Ashley Kingsley, a highly experienced composer in both Electronic and Orchestral production, is determined to leave his musical mark on the world. Starting his career in the mid-nineties and using his skills in the manipulation of sound alongside his creative expertise, he has crafted a unique quality to his sound. This sense of originality in his musical image has led to his work on ‘Auschwitz 70th Liberation Anniversary’ for the BBC, and current projects such as ‘In the Company of Women’. “Ashley’s score for our Auschwitz Drone footage struck the perfect chord” said Marko Zoric (BBC News YouTube Editor) “It was haunting and simply mesmerising. Our global audience clearly appreciated the tone and the mood of the composition for what is a sensitive subject for so many people.” If that wasn’t enough, he has performed at many private events with an audience ranging from HM The Queen at Westminster Abby to the Prime Minister at Downing Street. I’m fascinated to see where his career will take him next. Here is a brief insight into his life as a composer.
What brought on this leap from musician to composer?
“I’ve always composed in some form, whether it be pop, soul, etc. I wrote and produced for various artists such as mobo award winning jazz act the Jazzsteppers and MBE Beverley Knight.The big change I guess was to commit to composing for film/media, which is something I did five years ago. For me, it’s not a big leap in terms of musicianship because everything I’ve learned about being a musician, I’ve adapted into my music.”
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You studied at the royal college of music, one of the most prestigious film composing courses in Europe. What do you think you’ve gained?

“I think I gained a great insight into working with orchestral players, unlike rock’n roll players, orchestral players really are a different breed, I had to really work on my score writing as orchestral players rely on the score being very accurate, in fact, in my first year I was quite disappointed in my live recordings, but I worked hard to improve my directions in scores, especially with dynamics which eventually made a vast difference in my recordings.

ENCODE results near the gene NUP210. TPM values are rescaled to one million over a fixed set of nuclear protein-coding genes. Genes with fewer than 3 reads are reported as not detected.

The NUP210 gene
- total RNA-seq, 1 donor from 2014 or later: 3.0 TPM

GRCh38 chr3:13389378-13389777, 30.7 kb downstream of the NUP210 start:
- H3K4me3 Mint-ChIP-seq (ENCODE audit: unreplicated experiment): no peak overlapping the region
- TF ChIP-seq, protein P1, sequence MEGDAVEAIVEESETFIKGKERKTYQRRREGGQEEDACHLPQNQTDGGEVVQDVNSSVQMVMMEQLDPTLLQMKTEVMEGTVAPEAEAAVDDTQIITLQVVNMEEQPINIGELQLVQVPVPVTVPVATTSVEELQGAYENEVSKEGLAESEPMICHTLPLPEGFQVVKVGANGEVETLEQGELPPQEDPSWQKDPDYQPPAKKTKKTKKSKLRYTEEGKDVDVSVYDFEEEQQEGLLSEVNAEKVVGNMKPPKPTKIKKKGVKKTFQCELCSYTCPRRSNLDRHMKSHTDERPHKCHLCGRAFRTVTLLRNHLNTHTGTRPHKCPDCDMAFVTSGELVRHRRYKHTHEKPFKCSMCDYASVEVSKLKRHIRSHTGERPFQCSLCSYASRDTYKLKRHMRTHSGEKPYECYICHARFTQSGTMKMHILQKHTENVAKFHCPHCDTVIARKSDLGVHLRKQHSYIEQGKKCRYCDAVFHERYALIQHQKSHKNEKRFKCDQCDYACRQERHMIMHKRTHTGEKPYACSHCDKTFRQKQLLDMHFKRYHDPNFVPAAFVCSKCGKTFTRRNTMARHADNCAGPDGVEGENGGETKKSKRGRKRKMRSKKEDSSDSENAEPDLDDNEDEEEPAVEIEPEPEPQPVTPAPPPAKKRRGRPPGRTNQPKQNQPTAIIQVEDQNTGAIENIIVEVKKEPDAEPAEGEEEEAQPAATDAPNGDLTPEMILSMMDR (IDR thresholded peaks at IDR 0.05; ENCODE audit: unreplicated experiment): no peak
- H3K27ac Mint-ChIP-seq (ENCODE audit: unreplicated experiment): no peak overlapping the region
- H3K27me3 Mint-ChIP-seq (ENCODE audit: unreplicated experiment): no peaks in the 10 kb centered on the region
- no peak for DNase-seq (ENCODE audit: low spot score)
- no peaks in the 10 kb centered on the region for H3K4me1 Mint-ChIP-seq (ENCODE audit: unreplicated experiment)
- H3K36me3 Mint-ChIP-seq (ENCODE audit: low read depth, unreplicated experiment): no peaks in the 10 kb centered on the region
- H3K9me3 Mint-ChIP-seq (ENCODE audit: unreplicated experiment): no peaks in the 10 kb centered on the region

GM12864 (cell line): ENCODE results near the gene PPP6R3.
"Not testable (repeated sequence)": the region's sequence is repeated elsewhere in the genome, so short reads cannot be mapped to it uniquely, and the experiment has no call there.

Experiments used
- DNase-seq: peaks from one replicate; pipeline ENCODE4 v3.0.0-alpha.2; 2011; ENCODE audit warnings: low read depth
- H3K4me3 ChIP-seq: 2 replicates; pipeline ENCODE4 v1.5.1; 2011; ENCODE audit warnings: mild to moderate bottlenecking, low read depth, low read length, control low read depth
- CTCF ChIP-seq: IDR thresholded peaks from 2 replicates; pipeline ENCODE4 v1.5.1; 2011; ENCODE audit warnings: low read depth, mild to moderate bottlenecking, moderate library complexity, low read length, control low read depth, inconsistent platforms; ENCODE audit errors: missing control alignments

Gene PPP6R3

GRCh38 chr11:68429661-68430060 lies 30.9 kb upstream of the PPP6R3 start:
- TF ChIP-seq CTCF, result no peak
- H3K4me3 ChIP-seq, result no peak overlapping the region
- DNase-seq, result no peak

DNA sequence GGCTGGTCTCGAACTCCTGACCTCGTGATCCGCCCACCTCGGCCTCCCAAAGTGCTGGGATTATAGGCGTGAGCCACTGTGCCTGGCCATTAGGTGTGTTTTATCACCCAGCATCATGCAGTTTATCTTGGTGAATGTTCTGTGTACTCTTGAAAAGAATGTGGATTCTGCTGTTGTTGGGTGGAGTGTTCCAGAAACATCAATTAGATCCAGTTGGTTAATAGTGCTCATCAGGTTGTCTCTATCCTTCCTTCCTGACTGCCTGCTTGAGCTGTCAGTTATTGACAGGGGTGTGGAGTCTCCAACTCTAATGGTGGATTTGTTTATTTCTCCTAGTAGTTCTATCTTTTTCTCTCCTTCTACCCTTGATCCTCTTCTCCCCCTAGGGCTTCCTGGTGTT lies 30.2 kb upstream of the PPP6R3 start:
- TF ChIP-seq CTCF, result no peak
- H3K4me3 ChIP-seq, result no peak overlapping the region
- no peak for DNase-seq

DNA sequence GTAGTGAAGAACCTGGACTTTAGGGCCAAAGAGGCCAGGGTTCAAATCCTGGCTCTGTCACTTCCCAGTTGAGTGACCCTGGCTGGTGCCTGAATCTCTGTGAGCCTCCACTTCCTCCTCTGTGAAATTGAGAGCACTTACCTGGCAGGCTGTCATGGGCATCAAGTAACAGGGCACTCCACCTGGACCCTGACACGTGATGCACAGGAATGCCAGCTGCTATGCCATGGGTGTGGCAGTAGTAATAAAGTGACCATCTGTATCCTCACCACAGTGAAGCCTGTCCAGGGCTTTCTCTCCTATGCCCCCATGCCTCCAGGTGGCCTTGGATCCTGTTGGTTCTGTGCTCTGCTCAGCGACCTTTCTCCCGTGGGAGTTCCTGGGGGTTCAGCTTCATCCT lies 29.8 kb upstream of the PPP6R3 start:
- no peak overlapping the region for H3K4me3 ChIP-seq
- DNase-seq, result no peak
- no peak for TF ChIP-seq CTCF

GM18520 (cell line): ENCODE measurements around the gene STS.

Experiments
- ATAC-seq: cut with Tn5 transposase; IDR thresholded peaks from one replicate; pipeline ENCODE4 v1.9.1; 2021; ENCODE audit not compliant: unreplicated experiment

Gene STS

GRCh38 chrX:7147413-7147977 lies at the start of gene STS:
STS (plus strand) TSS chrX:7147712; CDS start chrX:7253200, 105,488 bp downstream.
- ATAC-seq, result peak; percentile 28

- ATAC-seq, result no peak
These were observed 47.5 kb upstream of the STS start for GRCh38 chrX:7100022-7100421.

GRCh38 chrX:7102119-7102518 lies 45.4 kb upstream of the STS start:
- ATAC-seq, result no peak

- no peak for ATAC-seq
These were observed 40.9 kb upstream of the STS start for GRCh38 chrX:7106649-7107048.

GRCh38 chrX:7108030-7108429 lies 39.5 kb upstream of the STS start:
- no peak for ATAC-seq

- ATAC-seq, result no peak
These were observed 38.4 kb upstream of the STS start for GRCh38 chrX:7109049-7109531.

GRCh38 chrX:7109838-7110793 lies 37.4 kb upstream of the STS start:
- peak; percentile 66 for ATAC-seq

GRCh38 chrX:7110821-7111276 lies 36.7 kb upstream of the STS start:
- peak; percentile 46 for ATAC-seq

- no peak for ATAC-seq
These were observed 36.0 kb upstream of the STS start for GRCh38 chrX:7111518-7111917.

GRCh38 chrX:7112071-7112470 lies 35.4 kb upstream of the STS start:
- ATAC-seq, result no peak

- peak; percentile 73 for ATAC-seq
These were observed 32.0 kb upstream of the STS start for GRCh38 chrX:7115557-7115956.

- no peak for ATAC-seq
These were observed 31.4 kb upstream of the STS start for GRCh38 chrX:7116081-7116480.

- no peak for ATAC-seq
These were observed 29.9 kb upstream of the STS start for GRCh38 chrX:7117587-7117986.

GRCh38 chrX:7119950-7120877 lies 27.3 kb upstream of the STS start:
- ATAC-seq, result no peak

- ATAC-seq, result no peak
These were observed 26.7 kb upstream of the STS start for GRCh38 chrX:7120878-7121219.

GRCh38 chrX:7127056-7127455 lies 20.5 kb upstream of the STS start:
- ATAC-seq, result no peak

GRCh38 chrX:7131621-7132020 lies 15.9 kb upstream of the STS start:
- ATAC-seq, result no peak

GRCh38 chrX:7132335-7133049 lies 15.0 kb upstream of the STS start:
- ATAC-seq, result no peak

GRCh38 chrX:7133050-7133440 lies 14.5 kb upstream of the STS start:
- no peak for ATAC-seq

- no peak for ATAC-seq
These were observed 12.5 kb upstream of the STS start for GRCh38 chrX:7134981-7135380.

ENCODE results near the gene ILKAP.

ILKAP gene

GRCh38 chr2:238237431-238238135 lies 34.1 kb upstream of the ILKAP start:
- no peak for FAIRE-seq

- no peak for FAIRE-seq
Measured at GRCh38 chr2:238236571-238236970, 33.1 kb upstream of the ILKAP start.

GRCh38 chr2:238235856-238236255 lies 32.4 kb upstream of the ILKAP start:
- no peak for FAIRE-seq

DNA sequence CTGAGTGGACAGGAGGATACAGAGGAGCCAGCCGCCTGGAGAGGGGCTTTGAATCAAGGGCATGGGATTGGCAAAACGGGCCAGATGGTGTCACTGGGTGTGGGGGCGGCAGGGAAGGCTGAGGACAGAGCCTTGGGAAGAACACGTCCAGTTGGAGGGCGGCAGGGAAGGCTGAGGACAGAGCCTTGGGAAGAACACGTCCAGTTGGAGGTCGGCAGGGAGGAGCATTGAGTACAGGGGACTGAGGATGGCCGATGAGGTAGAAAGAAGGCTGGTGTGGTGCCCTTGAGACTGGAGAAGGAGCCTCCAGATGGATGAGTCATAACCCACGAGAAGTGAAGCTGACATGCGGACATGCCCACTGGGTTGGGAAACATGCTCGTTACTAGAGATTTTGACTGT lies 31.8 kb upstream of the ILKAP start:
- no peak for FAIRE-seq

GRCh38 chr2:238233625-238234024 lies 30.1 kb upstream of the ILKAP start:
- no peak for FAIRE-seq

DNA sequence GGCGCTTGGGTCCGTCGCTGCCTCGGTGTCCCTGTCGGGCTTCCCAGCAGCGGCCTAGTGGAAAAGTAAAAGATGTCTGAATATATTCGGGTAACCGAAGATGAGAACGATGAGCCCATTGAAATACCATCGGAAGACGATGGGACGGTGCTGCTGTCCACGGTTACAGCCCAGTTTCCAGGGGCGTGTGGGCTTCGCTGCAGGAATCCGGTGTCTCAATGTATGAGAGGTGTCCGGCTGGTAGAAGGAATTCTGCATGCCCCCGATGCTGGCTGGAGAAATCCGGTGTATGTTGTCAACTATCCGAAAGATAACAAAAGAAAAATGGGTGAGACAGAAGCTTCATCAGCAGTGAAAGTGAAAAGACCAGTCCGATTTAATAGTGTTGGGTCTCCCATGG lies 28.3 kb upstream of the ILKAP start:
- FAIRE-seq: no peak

I think I’ve also learnt about how completely different composers are in everything that they do!”

So, what makes your sound unique?

“I think, my background playing in so many different bands and genres has groomed my own sound. I’m very adaptable, but I do feel like I’ve got my own voice.”

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Who, would you say, are your most important influences?

“My musical influences range from all spectrum’s of music, my favourite film composers are John Williams and Jerry Goldsmith, James Horner, Danny Elfman to name a few, but there are so many.”

What projects have you been working on recently?

“I’ve been writing some varied production tracks for Extreme music and a few other companies and I’m currently composing for a feature film  called ‘In the Company of Women’ directed by the Silver brothers.”


Generally, how many hours go into one of your tracks?

“There are never enough hours! I like to work on a track until I know I can’t do anymore, obviously deadlines dictate the amount of time I can indulge, but sometimes I can spend over 100 hours on a production track.”

What do you think the future holds for you?

“Hopefully the future will bring many films and commissions as it’s something I’m very passionate about.”

What does a day in the life of a composer consist of?

“I like to get up around 7am and work as long as I can! Every composer has a different routine, but I prefer to work in the day, especially the mornings.”


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